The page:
Jerusalem is a place of Islamic-Christian sanctity

Jerusalem is a place of Islamic-Christian sanctity

By Fr. Rif’at Bader

Over a period of two days, Al-Azhar organized an international conference in which representatives from 86 Arab and foreign countries, as well as Christian, Islamic, and moderate Jewish religious leaders participated. Since the main issue of the conference was Jerusalem, the Palestinian president delivered an opening speech following the speeches delivered by Grand Imam of al-Azhar Dr. Ahmed al-Tayeb and Pope of the Coptic Orthodox Church Tawadros II. The Palestinian delegation took the lion’s share with regards to the number of participants as well as the addresses delivered which were associated with tears.

The final statement read out by the Grand Imam of al-Azhar included an assertion on Palestinian Arab rights in Jerusalem as the capital of an independent Palestinian state, and urging the US president to revoke his unilateral decision on noble Jerusalem. In practical terms, there are two things relevant to the final statement, namely preparing a teaching material on Jerusalem by Al-Azhar to be taught at its institutes and universities and declaring the year 2018 as a special year for Jerusalem.

What draws attention in this regard is the repeated reference to "the spirit of the Islamic-Christian cohesion in Jerusalem and abroad," as well as the reference made to the Holy City as being “a place of Islamic-Christian sanctity”. The conference focused on the participatory dimension between Muslims and Christians worldwide in their endeavor to jointly support Jerusalem in its capacity as a city that includes holy sites which belong to the Arab world with its Christian and Muslim population. It, furthermore, shed light on the "vibrant" Christians and Muslims of the world who "forcefully rose” in support of Jerusalem and staged massive silent candle-lit peaceful vigils, as has been the case in Amman, to express the unacceptability of having Jerusalem monopolized solely by one side.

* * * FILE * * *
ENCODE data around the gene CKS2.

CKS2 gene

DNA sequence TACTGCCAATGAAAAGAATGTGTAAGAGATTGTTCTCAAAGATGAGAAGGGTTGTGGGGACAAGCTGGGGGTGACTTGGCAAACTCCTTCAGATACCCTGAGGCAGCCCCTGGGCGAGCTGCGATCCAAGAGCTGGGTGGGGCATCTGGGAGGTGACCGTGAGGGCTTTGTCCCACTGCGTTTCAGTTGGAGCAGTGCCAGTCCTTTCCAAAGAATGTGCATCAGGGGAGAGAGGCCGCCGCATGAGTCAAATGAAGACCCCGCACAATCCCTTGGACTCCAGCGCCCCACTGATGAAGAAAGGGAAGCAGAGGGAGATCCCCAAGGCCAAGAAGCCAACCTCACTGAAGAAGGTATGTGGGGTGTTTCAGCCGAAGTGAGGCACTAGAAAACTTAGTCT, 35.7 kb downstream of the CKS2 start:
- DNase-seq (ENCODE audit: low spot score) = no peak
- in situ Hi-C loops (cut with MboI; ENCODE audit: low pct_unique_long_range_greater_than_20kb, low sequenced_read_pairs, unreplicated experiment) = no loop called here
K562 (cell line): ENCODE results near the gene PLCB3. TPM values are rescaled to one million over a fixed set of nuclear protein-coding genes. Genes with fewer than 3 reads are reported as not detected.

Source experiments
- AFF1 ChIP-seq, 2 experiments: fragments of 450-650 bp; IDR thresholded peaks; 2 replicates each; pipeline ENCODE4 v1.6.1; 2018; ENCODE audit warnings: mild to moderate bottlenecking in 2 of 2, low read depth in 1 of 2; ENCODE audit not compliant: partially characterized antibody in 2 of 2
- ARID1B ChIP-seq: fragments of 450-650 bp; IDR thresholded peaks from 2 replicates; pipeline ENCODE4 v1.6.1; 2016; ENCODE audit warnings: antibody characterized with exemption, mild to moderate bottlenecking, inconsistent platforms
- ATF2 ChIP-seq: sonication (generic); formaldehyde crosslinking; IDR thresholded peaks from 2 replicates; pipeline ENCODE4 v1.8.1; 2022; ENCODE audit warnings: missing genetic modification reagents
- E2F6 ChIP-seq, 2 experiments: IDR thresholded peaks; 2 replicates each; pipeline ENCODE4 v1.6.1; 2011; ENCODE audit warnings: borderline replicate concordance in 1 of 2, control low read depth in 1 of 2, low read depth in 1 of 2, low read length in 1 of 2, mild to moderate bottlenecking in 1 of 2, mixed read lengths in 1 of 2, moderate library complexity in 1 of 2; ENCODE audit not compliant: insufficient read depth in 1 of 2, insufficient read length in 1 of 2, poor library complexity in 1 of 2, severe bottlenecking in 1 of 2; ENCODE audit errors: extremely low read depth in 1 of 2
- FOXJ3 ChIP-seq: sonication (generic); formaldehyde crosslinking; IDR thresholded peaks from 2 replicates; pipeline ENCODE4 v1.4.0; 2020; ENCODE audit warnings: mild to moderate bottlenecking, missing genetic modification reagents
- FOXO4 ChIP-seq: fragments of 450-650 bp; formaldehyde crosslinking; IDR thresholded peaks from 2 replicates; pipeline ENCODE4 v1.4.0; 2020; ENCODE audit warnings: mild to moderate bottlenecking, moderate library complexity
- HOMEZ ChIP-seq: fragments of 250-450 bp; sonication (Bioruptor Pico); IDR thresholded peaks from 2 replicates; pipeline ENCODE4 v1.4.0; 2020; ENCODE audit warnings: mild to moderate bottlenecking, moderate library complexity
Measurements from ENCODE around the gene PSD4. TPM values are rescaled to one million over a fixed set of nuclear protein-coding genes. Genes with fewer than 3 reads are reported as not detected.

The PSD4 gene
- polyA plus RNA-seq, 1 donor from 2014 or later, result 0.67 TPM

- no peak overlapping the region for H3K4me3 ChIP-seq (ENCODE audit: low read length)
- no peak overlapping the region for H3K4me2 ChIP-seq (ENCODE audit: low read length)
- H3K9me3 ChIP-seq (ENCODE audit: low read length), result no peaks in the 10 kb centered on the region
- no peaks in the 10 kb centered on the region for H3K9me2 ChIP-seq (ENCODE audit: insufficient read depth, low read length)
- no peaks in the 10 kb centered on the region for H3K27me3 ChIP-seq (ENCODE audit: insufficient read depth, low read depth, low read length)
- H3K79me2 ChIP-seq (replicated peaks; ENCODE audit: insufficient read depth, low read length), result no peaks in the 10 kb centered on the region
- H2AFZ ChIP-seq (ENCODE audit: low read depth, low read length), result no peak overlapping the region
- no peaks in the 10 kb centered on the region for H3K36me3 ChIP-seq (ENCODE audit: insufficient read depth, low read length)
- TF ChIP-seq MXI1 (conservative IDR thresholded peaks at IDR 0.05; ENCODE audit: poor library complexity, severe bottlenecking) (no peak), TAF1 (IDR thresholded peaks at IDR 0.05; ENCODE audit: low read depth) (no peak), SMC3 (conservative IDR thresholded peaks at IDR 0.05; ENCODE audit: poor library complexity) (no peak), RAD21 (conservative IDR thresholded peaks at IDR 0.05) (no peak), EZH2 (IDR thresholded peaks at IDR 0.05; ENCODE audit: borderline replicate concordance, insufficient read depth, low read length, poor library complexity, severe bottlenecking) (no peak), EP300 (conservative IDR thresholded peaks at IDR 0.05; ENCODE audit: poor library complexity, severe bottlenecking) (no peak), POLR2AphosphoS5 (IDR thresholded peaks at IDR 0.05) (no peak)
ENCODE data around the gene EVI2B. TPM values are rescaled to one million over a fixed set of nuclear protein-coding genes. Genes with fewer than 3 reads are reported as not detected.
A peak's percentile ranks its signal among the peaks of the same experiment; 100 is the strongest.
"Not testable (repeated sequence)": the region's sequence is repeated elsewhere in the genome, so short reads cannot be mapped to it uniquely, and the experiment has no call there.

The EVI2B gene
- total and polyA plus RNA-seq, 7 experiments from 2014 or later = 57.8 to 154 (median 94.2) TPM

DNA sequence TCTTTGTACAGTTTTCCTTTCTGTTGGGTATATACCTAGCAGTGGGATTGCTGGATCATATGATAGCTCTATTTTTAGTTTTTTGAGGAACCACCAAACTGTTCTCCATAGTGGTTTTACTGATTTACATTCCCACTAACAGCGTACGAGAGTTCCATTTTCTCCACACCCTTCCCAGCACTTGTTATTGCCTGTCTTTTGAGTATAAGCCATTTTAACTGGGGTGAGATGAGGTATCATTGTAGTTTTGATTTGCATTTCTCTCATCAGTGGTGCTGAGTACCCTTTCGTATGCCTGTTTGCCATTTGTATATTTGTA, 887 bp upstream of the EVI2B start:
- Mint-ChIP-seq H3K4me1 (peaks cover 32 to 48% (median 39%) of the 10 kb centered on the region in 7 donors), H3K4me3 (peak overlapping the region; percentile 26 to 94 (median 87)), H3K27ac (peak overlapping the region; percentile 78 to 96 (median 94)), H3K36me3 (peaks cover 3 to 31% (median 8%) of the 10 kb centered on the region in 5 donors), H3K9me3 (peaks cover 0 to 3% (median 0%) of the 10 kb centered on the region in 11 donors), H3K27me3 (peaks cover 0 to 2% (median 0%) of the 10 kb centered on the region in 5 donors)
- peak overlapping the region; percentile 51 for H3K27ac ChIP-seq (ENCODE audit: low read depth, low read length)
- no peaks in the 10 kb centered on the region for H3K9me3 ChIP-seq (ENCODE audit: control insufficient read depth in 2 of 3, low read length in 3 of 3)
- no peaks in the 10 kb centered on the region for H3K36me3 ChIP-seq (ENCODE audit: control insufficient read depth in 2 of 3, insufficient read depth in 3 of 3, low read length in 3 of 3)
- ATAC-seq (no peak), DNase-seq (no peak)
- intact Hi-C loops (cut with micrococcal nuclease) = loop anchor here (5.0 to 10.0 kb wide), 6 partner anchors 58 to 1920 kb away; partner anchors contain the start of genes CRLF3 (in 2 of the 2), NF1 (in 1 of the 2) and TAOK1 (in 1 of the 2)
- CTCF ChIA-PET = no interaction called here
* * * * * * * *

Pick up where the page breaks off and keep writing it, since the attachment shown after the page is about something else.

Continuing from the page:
We hoped that the final statement would underline the Hashemite custodianship of the Islamic and Christian holy sites, but this did not come true except in two addresses. The first one was by Minister of Awqaf Dr. Wa'el Arabiyat, who detailed the prominent role conducted by the Hashemite Kingdom of Jordan in Jerusalem; while the second address was by me which stressed the need to maintain the status quo and the Hashemite custodianship of the city. Consequently, it is our duty to be further vibrant in demonstrating the importance of the historical, religious, and legitimate Hashemite custodianship of the sanctities.

What follows this conference? The expressed views should not merely be confined to Muslim and Christian Arabs. These views should be addressed in English to the whole world since a rightsholder should neither fear nor be hesitant, but rather be creative and innovative in launching initiatives designed to restore the Arab rights from the grip of the occupiers as well as from the world countries and leaders who lend support to them.

Furthermore, there should be an Arab consensus to visit Jerusalem and to support its steadfast people. A heated debate arose on this point with no common grounds concluded. There were parties that support such visits being an expression of fraternal ties with the Palestinian brethren, while other expressed opposition branding this as a normalization with Israel. I personally encourage such visits since they serve as mere pilgrimage to the holy sites, as they constitute a support for the steadfast people. There are some 6,450 Christian Arabs and 26,000 Muslim Arabs in the Old City of Jerusalem. Visiting them in their home and work places bolsters their steadfastness.

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